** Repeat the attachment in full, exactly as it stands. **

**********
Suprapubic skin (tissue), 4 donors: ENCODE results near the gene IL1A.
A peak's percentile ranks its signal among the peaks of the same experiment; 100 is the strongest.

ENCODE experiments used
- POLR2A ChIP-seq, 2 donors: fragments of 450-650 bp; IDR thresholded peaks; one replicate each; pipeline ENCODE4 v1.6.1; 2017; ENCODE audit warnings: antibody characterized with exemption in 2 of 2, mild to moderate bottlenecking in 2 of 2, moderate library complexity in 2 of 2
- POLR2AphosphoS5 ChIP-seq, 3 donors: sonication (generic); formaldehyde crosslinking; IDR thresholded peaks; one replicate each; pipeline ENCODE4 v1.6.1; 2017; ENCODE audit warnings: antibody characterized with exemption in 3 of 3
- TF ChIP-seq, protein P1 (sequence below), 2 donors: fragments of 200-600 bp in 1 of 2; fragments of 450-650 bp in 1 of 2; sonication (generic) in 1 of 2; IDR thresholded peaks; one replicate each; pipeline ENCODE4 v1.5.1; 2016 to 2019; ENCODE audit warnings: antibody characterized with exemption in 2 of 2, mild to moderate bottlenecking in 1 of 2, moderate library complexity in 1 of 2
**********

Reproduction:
Suprapubic skin (tissue), 4 donors: ENCODE results near the gene IL1A.
A peak's percentile ranks its signal among the peaks of the same experiment; 100 is the strongest.

ENCODE experiments used
- POLR2A ChIP-seq, 2 donors: fragments of 450-650 bp; IDR thresholded peaks; one replicate each; pipeline ENCODE4 v1.6.1; 2017; ENCODE audit warnings: antibody characterized with exemption in 2 of 2, mild to moderate bottlenecking in 2 of 2, moderate library complexity in 2 of 2
- POLR2AphosphoS5 ChIP-seq, 3 donors: sonication (generic); formaldehyde crosslinking; IDR thresholded peaks; one replicate each; pipeline ENCODE4 v1.6.1; 2017; ENCODE audit warnings: antibody characterized with exemption in 3 of 3
- TF ChIP-seq, protein P1 (sequence below), 2 donors: fragments of 200-600 bp in 1 of 2; fragments of 450-650 bp in 1 of 2; sonication (generic) in 1 of 2; IDR thresholded peaks; one replicate each; pipeline ENCODE4 v1.5.1; 2016 to 2019; ENCODE audit warnings: antibody characterized with exemption in 2 of 2, mild to moderate bottlenecking in 1 of 2, moderate library complexity in 1 of 2